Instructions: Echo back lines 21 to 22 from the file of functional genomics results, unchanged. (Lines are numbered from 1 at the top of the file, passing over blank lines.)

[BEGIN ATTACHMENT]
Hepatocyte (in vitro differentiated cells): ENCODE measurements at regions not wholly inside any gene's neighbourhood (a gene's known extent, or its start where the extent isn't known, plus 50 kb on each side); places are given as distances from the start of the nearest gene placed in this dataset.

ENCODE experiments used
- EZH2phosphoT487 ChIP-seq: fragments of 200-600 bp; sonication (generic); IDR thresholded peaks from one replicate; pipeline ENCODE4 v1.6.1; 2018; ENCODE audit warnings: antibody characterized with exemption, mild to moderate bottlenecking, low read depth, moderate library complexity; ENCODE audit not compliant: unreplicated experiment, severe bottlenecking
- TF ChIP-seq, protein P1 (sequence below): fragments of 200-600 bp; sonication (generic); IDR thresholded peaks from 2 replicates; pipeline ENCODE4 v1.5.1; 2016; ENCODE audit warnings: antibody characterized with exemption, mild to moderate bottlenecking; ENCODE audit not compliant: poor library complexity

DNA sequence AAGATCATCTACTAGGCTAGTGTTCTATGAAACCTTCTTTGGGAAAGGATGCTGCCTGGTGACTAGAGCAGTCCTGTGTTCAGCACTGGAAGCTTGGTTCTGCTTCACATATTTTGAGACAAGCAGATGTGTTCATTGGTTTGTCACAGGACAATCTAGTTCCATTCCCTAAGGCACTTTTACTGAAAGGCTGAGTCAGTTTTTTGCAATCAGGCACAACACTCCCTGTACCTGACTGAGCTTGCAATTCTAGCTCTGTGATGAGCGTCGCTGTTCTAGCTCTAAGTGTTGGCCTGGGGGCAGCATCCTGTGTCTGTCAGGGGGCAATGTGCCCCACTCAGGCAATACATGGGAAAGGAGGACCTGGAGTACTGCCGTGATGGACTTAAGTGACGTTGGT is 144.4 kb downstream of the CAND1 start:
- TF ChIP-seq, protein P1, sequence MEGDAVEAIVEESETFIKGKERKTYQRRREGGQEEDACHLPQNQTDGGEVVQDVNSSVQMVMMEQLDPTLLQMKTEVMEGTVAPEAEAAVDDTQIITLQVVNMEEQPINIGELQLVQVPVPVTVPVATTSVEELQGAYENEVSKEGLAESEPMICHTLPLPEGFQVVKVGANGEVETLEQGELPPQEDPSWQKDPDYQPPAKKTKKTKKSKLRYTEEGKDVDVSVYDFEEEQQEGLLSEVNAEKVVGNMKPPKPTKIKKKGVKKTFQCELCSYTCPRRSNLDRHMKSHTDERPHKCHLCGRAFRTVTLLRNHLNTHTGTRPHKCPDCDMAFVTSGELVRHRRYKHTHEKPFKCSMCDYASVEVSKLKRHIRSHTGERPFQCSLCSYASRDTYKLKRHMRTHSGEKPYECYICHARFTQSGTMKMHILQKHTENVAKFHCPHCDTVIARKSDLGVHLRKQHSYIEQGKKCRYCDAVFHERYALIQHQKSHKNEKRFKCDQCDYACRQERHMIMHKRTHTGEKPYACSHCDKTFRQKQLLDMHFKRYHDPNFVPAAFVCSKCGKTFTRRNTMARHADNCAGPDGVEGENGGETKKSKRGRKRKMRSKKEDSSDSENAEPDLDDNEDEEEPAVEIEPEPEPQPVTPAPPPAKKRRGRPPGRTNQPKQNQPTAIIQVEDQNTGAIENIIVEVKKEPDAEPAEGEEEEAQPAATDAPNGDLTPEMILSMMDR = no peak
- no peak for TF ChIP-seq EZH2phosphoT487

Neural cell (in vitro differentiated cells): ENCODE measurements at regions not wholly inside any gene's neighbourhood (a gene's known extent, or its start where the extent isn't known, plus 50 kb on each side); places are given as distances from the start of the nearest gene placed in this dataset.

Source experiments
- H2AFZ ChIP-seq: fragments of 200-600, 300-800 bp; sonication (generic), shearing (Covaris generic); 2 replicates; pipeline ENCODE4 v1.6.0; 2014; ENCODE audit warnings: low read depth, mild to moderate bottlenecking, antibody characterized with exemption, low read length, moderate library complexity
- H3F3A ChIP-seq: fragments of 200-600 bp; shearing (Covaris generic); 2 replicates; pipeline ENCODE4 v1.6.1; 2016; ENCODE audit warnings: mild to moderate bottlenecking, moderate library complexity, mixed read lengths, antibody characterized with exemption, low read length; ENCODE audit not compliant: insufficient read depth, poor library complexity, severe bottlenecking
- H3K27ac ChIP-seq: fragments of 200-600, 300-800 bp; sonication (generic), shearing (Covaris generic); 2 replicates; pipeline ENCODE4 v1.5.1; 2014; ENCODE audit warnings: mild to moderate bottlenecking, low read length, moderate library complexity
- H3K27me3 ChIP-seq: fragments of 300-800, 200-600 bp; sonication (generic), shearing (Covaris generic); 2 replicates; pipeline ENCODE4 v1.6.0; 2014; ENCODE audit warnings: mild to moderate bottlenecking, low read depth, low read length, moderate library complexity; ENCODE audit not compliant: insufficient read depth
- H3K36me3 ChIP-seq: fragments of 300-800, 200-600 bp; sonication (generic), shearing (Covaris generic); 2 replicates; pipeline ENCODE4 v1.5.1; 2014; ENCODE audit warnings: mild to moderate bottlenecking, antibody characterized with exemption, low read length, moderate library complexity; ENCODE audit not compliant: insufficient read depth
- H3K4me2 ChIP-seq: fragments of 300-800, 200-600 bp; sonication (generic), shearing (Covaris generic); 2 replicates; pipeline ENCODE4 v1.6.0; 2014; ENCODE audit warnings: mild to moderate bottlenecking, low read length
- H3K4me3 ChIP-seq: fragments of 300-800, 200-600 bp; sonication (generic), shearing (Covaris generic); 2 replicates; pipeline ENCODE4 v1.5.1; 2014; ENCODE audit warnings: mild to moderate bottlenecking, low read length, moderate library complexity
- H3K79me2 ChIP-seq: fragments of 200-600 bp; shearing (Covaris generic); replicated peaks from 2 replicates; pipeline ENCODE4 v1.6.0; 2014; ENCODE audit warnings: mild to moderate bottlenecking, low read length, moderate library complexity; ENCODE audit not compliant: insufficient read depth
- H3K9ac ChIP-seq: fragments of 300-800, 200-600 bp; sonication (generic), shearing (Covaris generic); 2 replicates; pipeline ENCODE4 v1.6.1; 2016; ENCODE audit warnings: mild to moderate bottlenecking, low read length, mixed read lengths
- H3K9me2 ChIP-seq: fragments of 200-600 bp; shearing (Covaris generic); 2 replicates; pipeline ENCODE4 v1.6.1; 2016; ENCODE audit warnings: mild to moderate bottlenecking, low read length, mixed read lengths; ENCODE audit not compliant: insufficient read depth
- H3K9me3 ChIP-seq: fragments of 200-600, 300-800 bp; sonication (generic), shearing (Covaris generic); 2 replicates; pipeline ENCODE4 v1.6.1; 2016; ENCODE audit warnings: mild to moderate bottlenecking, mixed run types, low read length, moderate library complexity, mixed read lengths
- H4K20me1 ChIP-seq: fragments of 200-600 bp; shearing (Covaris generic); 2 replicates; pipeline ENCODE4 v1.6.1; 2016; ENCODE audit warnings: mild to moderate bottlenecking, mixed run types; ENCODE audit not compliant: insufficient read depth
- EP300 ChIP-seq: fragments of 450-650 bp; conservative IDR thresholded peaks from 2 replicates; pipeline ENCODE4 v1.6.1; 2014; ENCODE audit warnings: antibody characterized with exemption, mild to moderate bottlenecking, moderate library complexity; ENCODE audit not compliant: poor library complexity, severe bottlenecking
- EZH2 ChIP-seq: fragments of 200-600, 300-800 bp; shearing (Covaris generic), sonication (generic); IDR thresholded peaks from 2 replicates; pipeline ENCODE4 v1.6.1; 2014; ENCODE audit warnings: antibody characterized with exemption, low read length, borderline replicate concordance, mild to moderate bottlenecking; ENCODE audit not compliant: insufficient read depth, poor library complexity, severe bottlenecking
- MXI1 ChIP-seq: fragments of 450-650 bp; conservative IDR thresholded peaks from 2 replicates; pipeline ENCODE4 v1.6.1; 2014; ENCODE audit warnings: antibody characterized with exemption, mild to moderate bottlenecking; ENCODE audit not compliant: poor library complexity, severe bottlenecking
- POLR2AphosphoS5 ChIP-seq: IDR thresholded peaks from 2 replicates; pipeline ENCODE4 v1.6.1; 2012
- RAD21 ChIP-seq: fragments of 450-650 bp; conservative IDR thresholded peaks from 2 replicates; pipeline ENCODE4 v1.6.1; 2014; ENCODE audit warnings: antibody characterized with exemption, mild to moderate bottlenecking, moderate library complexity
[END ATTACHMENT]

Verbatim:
- H4K20me1 ChIP-seq: fragments of 200-600 bp; shearing (Covaris generic); 2 replicates; pipeline ENCODE4 v1.6.1; 2016; ENCODE audit warnings: mild to moderate bottlenecking, mixed run types; ENCODE audit not compliant: insufficient read depth
- EP300 ChIP-seq: fragments of 450-650 bp; conservative IDR thresholded peaks from 2 replicates; pipeline ENCODE4 v1.6.1; 2014; ENCODE audit warnings: antibody characterized with exemption, mild to moderate bottlenecking, moderate library complexity; ENCODE audit not compliant: poor library complexity, severe bottlenecking